Yvonne, Germany's runaway cow (screenshot from Guardian website)
Yvonne's story is one that has captured the imagination of both the German and international media over the past couple of months ever since she, in the words of NPR, "Darted to freedom just as she was about to be sent to the slaughterhouse."
After 98 days on the run, she has finally been captured.
Actually, to be absolutely precise and, in spite of all the attempts German authorities have made to find her, Yvonne "gave herself up" when she wandered into the meadow of a farmer last week.
Yes, a silly summer story with a happy ending.
Yvonne, a six-year-old dairy cow, first hit the headlines back in May when broke through an electric fence of a farm in the village of Zangberg, 80 kilometres northeast of Munich.
She had been due to be sent for slaughter.
Her exact whereabouts remained a mystery for the next three months although she was believed to be "in hiding" somewhere in a nearby forest.
At one point she was spotted crossing a road, almost colliding with a police car, which led to the local authority giving hunters the go-ahead to shoot on sight because she was reportedly a potential threat to traffic.
It was an order they later overturned after animal rights groups protested and the national daily tabloid Bild Zeitung took up her cause.
The paper offered a €10,000 reward for anyone who could find her, and kept the story alive with regular updates.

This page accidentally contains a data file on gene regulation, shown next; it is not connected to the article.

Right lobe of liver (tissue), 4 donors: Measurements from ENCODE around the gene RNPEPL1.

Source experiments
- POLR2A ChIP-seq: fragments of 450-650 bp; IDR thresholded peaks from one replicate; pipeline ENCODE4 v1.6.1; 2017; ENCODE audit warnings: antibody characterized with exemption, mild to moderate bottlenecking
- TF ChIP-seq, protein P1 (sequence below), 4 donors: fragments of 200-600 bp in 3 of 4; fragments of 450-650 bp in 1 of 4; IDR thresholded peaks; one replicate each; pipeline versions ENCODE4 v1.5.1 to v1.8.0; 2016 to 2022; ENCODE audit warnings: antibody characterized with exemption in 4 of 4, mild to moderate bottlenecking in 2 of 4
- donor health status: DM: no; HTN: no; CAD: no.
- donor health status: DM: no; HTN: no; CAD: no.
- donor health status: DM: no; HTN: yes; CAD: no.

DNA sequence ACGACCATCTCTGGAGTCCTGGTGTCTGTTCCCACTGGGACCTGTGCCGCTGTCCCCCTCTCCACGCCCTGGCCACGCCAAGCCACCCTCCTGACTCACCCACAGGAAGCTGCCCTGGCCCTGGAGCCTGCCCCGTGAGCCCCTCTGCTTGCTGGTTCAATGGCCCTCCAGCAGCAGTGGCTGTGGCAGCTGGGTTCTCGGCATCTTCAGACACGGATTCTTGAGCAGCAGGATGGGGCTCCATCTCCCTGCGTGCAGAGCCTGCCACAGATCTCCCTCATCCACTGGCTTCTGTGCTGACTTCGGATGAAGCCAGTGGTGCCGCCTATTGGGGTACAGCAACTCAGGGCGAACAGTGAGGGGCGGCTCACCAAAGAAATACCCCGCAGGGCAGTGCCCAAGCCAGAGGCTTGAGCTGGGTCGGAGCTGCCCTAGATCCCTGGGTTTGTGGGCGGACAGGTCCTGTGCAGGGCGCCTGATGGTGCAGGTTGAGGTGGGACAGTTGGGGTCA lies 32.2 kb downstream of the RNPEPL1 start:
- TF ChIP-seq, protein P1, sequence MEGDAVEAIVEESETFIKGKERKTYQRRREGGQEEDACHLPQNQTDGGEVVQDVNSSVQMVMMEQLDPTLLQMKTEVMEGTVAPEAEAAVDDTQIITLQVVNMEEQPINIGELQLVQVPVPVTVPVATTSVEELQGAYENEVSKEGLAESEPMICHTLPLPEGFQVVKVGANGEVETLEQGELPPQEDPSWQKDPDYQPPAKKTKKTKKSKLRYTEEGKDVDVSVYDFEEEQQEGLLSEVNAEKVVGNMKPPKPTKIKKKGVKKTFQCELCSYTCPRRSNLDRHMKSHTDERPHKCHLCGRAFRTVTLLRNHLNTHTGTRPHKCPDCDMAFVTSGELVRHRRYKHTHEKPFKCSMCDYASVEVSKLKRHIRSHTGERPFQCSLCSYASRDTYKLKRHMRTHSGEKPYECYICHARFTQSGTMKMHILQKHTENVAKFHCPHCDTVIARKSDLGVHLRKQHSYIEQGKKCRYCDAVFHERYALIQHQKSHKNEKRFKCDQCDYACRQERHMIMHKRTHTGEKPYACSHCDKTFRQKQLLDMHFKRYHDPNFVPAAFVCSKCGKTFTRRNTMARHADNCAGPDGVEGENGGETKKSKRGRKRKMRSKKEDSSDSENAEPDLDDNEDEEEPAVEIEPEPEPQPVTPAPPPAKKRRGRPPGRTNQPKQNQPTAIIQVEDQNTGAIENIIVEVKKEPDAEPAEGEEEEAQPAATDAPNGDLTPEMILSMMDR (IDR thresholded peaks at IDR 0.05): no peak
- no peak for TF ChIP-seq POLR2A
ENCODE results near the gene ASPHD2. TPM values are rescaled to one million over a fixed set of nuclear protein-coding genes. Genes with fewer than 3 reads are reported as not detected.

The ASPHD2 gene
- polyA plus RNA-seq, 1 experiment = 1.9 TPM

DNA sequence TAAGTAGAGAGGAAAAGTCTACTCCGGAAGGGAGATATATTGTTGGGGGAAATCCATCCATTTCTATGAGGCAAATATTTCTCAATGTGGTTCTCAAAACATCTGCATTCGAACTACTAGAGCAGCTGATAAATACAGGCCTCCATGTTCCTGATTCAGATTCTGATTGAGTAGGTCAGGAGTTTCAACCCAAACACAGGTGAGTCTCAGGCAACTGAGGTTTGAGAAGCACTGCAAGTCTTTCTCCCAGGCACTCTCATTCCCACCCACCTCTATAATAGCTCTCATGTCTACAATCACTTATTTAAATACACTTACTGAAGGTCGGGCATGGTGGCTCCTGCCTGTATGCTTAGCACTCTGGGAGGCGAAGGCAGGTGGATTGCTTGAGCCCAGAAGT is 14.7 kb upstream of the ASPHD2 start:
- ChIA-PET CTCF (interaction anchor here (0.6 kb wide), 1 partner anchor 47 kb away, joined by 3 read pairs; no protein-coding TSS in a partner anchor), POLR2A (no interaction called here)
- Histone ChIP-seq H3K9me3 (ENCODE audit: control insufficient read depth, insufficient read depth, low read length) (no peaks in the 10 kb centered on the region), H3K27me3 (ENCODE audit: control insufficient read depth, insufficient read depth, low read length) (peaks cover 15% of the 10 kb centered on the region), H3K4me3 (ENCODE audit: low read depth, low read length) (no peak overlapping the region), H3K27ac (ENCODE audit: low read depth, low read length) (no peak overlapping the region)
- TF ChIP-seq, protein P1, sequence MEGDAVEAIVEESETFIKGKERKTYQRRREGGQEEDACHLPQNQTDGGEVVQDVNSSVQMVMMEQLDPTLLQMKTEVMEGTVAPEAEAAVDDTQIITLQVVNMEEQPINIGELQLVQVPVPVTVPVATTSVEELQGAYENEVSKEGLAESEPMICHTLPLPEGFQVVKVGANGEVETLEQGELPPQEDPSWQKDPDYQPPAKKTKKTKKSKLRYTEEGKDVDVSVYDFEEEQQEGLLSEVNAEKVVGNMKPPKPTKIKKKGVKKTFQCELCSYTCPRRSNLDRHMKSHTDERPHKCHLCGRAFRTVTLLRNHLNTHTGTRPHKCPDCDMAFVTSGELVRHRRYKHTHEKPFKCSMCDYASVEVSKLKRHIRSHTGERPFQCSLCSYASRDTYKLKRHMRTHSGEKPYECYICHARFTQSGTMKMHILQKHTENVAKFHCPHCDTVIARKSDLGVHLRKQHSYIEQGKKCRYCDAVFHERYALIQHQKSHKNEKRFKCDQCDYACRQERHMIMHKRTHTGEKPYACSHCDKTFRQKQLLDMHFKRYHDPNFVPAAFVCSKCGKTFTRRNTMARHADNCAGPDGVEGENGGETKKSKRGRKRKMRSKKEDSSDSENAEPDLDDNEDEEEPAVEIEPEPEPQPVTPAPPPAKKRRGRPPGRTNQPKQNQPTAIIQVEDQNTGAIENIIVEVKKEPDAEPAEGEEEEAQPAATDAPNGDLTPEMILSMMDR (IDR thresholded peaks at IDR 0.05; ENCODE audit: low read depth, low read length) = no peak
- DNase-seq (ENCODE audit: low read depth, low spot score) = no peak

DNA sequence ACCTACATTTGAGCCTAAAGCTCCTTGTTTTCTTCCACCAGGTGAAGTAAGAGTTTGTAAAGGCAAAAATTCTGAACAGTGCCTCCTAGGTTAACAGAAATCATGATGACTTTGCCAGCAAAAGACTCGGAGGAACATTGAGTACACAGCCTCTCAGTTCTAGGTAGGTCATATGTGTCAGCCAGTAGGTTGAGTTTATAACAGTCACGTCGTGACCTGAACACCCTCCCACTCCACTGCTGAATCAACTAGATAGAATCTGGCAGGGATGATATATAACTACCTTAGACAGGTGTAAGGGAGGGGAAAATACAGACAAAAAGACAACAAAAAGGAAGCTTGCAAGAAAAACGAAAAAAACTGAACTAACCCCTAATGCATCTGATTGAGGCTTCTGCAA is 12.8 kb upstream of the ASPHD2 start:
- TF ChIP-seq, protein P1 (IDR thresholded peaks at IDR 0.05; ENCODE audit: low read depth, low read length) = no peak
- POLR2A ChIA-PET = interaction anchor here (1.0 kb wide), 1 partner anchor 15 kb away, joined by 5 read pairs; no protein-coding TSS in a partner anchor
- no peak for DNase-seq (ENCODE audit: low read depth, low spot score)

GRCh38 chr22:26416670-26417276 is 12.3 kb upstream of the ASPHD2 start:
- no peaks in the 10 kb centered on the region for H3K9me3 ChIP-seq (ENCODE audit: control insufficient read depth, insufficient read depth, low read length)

The Gut Aiderbichl animal sanctuary also stepped in, stumping up €700 to buy Yvonne from her former owners and taking the lead in the search to find her; and it resorted to some extraordinary measures.
They included enlisting the help of her sister Waltraut, who had also made a dash for freedom when Yvonne disappeared but had later returned, to lure her out of hiding.
And the services of Ernst, the so-called "George Clooney of bulls" to woo her home with his "deep baritone moo".
Ernst the bull (screenshot from ZDF news report)
They also called upon the "skills" of an animal communications expert from Switzerland, Franziska Matti, to tempt Yvonne to return.
But as Matti said after she had "spoken" to the cow (telepathically of course) "Yvonne was not ready to come out of hiding" and even though "she knew that Ernst had been waiting for her she was scared and thought that humans would lock her up and she would no longer be free."
Yvonne remained elusive - until last week that is when she wandered on to a meadow of farmer Karl Gutmann to join the rest of his grazing herd.
He informed the Gut Aiderbichl animal sanctuary who confirmed it was Yvonne by her ear tag.
Gutmann claimed his reward and Yvonne headed off to spend the rest of her days with her son Friesi and her sister at the animal sanctuary in the southern Bavarian town of Deggendorf.
But, even though Gut Aiderbichl says on its website that she has arrived safe and sound and is settling in, it wasn't exactly been an easy job loading her on to the transporter.
True to her reputation apparently, she struggled and even pushed over the vet who was trying to tranquilise her.